# How can one measure the reasonableness of god without probability?

What is the probability of god, assuming the concept of god is coherent? Many have argued for a probability. Others, including me, think that the notion of a probability of god is meaningless. This to me is done for two reasons: 1.) It is not as if there is some cosmic roulette wheel where god is one option and 2.) God either does or does not exist already so the “real” probability would be 0 or 1.

Suppose then that one assigns a null probability to god. How does one determine how reasonable it is to believe in one? It becomes hard to compare beliefs especially if one chooses to assign null probabilities to other beliefs such as fairies or whatever else. How does one compare?

• yeah i'm sympathetic. i do something similar with 'existence' (don't ask me what that means)
– user67302
Aug 17 at 8:06

God either does or does not exist already so the “real” probability would be 0 or 1.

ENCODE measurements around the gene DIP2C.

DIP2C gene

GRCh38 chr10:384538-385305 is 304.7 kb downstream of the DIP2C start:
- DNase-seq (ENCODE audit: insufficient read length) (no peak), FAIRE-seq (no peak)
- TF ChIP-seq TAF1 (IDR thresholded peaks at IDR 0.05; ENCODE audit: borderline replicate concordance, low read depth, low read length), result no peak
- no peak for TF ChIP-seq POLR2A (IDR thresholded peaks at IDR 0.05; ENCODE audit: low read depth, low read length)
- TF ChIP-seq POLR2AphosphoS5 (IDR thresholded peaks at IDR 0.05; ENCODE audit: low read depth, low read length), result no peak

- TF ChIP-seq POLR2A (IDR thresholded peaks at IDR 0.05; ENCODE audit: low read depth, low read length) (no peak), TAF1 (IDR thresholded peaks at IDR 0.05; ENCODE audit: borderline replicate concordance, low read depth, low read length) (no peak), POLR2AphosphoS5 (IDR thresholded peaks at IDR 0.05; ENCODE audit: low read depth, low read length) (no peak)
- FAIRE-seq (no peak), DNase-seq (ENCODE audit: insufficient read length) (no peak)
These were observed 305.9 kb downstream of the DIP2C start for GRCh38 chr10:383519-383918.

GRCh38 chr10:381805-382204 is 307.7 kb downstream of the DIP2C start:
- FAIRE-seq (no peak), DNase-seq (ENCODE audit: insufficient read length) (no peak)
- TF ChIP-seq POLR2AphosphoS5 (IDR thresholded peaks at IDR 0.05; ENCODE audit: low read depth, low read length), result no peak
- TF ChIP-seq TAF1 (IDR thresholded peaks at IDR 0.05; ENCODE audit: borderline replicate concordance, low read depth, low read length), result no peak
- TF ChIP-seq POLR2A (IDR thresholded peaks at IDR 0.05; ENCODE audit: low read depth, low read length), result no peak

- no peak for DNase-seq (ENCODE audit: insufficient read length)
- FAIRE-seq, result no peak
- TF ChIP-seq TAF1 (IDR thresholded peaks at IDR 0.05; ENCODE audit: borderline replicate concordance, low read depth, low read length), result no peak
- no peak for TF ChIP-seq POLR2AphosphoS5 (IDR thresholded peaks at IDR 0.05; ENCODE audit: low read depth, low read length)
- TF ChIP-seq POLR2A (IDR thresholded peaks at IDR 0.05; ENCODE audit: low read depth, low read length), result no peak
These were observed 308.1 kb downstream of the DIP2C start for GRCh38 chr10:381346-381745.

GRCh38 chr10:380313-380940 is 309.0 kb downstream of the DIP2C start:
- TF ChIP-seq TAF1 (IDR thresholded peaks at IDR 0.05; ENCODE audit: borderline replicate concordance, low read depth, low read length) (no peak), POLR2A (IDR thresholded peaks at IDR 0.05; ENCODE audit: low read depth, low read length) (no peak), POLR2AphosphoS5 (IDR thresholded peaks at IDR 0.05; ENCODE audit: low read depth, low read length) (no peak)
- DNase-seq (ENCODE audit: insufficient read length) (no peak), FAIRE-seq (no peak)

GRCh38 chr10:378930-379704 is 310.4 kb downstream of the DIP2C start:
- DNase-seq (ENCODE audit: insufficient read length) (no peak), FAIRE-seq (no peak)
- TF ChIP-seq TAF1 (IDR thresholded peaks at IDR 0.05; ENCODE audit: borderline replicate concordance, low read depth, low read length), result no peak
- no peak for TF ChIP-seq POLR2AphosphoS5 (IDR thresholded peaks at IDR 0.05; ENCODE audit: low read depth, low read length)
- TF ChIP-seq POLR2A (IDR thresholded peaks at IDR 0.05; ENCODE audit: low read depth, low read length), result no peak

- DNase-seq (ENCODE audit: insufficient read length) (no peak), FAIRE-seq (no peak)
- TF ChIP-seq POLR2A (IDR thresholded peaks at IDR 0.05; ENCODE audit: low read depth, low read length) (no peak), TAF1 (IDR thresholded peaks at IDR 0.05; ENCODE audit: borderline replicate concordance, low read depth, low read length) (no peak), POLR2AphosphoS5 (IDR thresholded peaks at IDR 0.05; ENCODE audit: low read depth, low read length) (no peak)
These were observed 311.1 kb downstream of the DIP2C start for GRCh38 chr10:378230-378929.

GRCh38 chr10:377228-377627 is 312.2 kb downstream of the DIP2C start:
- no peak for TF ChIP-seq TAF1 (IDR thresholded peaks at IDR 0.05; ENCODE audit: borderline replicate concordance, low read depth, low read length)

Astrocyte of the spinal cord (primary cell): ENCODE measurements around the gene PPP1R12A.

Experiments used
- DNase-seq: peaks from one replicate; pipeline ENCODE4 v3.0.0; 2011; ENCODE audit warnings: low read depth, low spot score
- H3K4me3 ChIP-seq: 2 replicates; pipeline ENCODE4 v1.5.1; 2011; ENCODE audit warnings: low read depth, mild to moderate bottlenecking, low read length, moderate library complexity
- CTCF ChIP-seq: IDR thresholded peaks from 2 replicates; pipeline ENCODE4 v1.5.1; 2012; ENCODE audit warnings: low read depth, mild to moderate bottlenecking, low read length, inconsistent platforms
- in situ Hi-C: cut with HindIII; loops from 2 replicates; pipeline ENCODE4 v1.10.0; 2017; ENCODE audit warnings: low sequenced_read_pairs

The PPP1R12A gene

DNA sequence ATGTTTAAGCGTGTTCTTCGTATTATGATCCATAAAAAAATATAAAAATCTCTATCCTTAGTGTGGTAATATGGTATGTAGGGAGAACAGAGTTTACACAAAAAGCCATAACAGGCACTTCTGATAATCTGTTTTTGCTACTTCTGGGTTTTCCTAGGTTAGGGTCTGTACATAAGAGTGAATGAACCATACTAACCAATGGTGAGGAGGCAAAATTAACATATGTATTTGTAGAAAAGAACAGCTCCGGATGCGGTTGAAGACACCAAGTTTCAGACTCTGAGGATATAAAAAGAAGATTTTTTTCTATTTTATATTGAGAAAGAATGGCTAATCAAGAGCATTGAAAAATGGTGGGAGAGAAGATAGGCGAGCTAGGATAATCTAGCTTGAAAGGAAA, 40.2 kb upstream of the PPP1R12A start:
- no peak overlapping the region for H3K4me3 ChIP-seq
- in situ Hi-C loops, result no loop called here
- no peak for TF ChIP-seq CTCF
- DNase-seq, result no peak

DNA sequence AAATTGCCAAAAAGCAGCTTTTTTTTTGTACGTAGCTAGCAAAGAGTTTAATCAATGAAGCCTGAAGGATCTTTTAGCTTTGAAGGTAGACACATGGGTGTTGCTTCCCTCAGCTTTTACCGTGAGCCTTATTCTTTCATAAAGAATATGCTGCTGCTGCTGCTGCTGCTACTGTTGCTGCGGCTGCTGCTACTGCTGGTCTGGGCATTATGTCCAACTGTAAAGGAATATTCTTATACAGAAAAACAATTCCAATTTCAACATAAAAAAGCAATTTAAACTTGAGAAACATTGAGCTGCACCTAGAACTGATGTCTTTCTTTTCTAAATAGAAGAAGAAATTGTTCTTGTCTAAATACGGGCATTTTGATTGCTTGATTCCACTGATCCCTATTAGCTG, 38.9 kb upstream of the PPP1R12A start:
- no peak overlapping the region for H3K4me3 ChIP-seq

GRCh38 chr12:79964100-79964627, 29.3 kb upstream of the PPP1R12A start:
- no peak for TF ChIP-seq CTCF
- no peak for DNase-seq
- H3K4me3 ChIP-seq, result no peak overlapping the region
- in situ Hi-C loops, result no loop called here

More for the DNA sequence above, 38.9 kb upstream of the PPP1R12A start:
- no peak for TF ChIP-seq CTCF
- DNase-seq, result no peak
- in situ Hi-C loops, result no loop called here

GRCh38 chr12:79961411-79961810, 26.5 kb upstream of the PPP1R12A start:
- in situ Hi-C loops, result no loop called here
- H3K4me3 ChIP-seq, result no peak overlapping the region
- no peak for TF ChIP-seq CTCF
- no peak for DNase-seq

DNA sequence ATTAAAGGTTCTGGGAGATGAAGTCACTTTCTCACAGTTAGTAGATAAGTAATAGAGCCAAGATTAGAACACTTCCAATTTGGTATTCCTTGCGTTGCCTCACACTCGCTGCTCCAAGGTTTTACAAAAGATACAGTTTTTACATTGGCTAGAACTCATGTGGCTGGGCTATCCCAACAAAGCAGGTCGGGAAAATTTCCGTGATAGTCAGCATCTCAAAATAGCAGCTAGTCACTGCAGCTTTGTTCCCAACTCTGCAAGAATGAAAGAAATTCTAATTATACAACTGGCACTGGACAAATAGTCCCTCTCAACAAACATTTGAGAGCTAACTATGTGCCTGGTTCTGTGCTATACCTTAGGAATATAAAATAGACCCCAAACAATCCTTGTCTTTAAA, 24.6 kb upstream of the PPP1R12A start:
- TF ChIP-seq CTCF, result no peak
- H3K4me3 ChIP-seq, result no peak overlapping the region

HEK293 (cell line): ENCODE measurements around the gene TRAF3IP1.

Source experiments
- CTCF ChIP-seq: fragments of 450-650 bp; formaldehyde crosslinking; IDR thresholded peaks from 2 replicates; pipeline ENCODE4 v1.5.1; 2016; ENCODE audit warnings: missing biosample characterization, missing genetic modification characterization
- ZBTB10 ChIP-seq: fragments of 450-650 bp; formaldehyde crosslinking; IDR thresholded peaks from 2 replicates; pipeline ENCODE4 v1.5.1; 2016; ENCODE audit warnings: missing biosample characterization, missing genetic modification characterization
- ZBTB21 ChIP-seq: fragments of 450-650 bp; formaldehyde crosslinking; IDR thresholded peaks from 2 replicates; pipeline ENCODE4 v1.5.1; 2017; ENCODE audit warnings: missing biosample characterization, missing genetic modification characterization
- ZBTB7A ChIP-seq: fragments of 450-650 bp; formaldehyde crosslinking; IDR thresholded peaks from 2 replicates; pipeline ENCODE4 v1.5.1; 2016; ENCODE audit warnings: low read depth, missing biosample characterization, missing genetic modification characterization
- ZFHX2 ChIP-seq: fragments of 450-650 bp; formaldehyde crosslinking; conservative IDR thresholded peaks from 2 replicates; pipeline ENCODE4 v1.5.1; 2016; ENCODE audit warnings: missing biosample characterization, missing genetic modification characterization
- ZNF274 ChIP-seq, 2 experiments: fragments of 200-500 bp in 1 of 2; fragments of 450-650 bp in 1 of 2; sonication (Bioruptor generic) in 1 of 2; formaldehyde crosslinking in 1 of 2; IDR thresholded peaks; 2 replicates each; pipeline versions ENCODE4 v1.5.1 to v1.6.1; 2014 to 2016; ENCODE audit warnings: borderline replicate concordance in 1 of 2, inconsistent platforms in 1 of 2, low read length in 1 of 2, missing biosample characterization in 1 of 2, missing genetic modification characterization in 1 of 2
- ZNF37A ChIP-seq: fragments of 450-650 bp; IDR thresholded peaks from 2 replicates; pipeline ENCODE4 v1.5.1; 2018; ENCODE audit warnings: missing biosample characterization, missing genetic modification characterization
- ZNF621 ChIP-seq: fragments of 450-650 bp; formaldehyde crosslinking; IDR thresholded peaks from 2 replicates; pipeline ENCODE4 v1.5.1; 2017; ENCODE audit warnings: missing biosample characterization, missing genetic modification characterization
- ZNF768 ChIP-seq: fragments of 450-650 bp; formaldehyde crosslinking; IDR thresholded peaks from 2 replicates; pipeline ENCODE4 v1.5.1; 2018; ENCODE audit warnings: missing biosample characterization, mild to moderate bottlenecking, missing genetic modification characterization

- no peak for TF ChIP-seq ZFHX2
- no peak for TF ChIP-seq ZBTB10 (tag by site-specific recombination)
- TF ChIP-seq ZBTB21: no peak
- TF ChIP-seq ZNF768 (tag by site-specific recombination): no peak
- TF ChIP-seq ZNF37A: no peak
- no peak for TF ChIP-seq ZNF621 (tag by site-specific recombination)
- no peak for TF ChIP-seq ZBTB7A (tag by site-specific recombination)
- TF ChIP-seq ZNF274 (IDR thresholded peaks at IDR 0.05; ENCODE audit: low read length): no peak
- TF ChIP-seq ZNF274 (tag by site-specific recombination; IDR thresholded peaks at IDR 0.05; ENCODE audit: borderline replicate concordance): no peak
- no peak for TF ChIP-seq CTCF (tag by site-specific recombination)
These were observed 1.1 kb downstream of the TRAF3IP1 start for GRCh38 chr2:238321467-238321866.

Not true. There are innumerable definitions of God. They range

• From Spinoza's `God = Universe` ie pantheism
• ... through panentheism — Spinoza is true but Mainstream Christianity is also true
• Christian God
• Pastafarianism — explicitly set up to invalidate it's own 'God'
• Much much else not on this spectrum

So the real question about God is not whether He (she it) exists, but what do you mean when you use the word.

To use an analogy from logic: You can argue whether a formula is valid (always true), contradictory (always false) or conditionally true ie depending on the free variables.

But all this is itself conditional to the formula being well formed

To quote the physicist Pauli you can be right wrong and not even wrong.

Does God exist?

needs not Y/N but a P(auli) answer.

In any case, here's an unassailable probability argument why believing in something God-ish trumps not believing

All but five of the 263 centenarians we interviewed belonged to some faith-based community. Denomination doesn’t seem to matter. Research shows that attending faith-based services four times per month will add 4-14 years of life expectancy.

Blue Zone
Or wiki if you prefer...

• I agree with you but I think this is missing the point of the question. I’ll edit the question and add “assuming the concept is coherent” to it. Aug 17 at 7:28